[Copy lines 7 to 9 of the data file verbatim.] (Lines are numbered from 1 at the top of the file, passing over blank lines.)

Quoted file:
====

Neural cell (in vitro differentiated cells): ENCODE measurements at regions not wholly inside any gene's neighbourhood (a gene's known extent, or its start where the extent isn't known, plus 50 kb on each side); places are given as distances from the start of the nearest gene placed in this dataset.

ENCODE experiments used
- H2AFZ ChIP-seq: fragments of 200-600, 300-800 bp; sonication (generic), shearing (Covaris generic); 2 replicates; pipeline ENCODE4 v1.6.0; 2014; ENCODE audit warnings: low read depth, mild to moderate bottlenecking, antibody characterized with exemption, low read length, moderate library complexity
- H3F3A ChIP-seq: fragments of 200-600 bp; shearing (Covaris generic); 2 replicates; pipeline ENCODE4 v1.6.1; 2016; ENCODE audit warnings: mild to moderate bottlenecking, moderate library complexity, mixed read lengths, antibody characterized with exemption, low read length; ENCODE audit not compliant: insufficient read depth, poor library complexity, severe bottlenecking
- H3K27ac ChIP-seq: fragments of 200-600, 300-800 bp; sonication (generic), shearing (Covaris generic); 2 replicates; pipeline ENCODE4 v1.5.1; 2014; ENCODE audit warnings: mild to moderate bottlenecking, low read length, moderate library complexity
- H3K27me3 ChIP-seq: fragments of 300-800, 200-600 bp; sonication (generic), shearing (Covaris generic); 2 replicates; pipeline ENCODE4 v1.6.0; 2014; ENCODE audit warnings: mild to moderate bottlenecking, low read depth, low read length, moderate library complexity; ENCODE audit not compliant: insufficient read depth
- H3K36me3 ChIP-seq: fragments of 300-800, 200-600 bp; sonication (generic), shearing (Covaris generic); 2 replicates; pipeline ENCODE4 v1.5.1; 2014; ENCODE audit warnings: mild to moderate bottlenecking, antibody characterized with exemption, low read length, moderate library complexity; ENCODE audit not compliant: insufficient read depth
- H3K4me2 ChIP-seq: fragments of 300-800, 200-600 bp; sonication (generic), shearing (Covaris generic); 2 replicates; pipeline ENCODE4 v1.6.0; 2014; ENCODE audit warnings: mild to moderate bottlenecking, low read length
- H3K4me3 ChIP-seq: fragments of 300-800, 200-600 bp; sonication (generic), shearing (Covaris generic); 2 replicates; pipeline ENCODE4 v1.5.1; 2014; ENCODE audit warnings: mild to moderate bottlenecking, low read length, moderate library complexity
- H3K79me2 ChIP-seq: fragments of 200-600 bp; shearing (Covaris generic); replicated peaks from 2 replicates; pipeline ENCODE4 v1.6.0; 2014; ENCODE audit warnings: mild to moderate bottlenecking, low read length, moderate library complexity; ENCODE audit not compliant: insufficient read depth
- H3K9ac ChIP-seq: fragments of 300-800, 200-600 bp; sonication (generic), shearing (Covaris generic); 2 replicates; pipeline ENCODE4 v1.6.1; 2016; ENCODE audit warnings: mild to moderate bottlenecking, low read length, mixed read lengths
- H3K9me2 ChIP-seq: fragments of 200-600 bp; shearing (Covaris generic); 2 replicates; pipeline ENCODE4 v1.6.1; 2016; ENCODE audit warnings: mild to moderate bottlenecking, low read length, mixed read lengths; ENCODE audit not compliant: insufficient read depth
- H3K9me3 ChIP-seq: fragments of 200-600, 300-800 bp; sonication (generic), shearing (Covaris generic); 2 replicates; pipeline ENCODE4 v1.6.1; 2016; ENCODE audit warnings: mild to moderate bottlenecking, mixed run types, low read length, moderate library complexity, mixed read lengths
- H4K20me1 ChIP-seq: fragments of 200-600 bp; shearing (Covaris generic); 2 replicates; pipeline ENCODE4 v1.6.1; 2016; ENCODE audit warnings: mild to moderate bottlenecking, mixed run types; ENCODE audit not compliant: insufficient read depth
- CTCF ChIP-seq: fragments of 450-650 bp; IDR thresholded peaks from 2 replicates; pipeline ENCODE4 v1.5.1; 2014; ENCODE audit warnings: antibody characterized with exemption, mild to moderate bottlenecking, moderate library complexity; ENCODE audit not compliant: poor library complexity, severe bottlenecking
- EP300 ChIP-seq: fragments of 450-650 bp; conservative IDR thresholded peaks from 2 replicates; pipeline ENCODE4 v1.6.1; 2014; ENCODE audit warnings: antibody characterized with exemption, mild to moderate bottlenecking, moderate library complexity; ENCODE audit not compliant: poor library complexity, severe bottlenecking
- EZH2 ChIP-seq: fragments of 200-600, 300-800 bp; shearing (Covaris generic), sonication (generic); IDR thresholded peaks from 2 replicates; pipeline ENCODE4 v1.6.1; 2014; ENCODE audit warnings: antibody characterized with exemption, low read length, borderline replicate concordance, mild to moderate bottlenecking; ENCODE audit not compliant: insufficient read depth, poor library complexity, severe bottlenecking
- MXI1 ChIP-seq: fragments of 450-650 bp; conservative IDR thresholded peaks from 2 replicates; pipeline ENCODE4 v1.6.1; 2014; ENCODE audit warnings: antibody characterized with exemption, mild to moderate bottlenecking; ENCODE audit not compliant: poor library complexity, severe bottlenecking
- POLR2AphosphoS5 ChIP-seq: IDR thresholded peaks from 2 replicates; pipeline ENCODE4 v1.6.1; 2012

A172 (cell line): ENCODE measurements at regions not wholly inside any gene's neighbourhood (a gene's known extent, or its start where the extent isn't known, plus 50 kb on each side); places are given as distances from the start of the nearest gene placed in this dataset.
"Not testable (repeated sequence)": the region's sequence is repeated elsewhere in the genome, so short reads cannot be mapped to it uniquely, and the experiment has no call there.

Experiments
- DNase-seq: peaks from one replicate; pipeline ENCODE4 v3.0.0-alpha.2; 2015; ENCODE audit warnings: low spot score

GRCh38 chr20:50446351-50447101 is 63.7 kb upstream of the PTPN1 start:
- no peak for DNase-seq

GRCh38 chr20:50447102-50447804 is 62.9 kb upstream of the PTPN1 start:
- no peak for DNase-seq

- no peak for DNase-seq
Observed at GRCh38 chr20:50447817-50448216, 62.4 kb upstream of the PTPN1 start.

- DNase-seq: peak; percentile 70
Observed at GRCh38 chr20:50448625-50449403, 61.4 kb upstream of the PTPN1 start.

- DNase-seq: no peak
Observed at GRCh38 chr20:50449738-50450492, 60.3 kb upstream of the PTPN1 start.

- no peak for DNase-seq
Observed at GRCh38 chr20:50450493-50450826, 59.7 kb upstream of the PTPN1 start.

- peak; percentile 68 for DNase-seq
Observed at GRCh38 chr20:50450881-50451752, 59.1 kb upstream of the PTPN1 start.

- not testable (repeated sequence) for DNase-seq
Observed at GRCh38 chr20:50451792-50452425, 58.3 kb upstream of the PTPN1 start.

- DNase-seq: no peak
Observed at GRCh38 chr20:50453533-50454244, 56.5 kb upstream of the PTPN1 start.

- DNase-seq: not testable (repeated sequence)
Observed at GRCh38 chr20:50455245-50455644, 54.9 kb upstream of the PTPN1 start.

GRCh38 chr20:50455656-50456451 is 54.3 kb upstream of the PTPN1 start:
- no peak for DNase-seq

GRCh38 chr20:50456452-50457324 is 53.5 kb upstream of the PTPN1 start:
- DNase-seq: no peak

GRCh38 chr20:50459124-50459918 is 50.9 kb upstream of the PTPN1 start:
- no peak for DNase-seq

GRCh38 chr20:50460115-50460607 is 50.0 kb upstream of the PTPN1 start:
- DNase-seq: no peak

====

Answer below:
- H3K36me3 ChIP-seq: fragments of 300-800, 200-600 bp; sonication (generic), shearing (Covaris generic); 2 replicates; pipeline ENCODE4 v1.5.1; 2014; ENCODE audit warnings: mild to moderate bottlenecking, antibody characterized with exemption, low read length, moderate library complexity; ENCODE audit not compliant: insufficient read depth
- H3K4me2 ChIP-seq: fragments of 300-800, 200-600 bp; sonication (generic), shearing (Covaris generic); 2 replicates; pipeline ENCODE4 v1.6.0; 2014; ENCODE audit warnings: mild to moderate bottlenecking, low read length
- H3K4me3 ChIP-seq: fragments of 300-800, 200-600 bp; sonication (generic), shearing (Covaris generic); 2 replicates; pipeline ENCODE4 v1.5.1; 2014; ENCODE audit warnings: mild to moderate bottlenecking, low read length, moderate library complexity